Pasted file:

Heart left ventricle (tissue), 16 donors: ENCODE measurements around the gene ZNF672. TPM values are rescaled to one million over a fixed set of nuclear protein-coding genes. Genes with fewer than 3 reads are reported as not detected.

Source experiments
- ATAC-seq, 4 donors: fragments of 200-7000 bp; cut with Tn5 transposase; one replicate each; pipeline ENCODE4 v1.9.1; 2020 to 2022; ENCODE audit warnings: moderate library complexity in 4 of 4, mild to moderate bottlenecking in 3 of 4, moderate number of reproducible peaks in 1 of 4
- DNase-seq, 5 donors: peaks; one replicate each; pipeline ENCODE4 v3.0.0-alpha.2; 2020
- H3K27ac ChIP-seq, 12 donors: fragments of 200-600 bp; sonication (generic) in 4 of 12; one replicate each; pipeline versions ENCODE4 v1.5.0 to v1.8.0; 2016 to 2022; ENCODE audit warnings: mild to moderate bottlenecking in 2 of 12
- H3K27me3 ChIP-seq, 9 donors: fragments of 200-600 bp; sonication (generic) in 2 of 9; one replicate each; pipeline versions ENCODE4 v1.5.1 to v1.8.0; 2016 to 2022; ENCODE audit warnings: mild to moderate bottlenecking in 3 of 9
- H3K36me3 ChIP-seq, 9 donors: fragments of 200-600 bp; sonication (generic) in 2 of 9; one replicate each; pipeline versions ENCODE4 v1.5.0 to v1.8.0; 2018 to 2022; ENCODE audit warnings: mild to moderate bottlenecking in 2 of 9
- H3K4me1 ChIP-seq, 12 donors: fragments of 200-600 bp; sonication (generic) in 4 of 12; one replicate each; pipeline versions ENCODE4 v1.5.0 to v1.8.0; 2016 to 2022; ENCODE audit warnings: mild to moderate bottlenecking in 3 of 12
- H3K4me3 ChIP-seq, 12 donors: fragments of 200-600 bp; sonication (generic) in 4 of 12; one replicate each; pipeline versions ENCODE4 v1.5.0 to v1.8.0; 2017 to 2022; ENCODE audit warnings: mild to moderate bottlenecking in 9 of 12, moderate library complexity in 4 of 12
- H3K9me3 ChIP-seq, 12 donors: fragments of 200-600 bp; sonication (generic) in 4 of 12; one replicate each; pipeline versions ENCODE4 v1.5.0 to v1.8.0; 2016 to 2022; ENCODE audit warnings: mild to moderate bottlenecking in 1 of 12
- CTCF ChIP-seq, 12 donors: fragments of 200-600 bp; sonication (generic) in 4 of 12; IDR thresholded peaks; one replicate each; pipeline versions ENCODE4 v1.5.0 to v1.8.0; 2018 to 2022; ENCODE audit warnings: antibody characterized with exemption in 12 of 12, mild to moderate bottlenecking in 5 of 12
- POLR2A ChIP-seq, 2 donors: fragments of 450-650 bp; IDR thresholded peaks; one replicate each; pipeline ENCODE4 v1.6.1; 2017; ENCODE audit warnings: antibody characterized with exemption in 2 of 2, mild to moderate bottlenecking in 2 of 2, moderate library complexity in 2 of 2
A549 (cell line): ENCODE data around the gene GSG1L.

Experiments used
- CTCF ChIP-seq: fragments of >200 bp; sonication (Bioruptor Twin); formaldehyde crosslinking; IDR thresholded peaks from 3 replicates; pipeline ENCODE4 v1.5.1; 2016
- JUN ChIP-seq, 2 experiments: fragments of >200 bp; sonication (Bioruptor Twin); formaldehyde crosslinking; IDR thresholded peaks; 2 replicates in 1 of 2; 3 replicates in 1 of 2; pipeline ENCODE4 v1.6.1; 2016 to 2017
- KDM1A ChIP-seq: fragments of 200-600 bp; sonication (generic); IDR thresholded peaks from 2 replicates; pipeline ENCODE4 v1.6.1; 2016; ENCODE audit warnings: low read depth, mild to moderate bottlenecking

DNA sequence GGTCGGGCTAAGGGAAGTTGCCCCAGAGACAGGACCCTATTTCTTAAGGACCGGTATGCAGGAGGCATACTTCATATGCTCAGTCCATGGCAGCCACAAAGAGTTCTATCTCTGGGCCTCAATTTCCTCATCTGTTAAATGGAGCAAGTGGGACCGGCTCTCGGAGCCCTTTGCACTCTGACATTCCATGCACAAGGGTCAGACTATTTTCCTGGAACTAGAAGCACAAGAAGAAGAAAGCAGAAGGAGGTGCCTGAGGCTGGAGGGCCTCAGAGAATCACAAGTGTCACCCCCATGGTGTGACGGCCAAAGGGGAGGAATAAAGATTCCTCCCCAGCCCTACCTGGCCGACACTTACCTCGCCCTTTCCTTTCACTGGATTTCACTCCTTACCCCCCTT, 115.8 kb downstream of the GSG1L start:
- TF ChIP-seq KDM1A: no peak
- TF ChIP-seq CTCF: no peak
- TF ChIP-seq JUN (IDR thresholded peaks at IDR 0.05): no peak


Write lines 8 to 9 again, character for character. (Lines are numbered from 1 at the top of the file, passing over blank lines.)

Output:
- H3K4me1 ChIP-seq, 12 donors: fragments of 200-600 bp; sonication (generic) in 4 of 12; one replicate each; pipeline versions ENCODE4 v1.5.0 to v1.8.0; 2016 to 2022; ENCODE audit warnings: mild to moderate bottlenecking in 3 of 12
- H3K4me3 ChIP-seq, 12 donors: fragments of 200-600 bp; sonication (generic) in 4 of 12; one replicate each; pipeline versions ENCODE4 v1.5.0 to v1.8.0; 2017 to 2022; ENCODE audit warnings: mild to moderate bottlenecking in 9 of 12, moderate library complexity in 4 of 12